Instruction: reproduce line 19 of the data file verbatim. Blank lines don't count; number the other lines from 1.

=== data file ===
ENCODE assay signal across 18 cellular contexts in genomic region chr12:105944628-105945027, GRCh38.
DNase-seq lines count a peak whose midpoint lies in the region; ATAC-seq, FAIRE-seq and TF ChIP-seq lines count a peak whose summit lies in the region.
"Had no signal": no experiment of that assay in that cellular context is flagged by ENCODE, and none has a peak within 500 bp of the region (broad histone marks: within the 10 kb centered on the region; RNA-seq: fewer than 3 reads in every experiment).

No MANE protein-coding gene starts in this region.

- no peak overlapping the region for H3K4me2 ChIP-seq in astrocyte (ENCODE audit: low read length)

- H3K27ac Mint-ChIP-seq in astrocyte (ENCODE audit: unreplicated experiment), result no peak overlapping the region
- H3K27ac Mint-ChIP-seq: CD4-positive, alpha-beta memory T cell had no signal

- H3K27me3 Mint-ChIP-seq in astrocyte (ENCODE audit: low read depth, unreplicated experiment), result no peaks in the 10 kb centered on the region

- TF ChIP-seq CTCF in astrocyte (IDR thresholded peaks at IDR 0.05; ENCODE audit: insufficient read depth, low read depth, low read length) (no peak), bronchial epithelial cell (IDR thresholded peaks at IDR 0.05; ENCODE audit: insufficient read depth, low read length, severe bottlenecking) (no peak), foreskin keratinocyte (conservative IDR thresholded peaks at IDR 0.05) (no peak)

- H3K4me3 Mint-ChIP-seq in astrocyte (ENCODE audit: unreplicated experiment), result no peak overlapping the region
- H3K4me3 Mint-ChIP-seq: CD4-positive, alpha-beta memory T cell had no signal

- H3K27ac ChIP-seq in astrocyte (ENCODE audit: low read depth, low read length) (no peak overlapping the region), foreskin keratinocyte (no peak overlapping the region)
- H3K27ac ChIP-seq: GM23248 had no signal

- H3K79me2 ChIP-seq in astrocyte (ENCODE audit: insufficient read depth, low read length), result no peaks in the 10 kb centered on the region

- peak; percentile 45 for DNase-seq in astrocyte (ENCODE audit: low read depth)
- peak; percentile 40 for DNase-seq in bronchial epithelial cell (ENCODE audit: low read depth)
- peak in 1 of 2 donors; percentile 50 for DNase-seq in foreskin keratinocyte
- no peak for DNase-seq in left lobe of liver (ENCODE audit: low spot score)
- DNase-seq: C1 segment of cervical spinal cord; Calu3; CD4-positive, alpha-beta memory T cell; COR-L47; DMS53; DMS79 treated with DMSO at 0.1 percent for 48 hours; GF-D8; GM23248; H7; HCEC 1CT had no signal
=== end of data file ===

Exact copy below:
- DNase-seq: C1 segment of cervical spinal cord; Calu3; CD4-positive, alpha-beta memory T cell; COR-L47; DMS53; DMS79 treated with DMSO at 0.1 percent for 48 hours; GF-D8; GM23248; H7; HCEC 1CT had no signal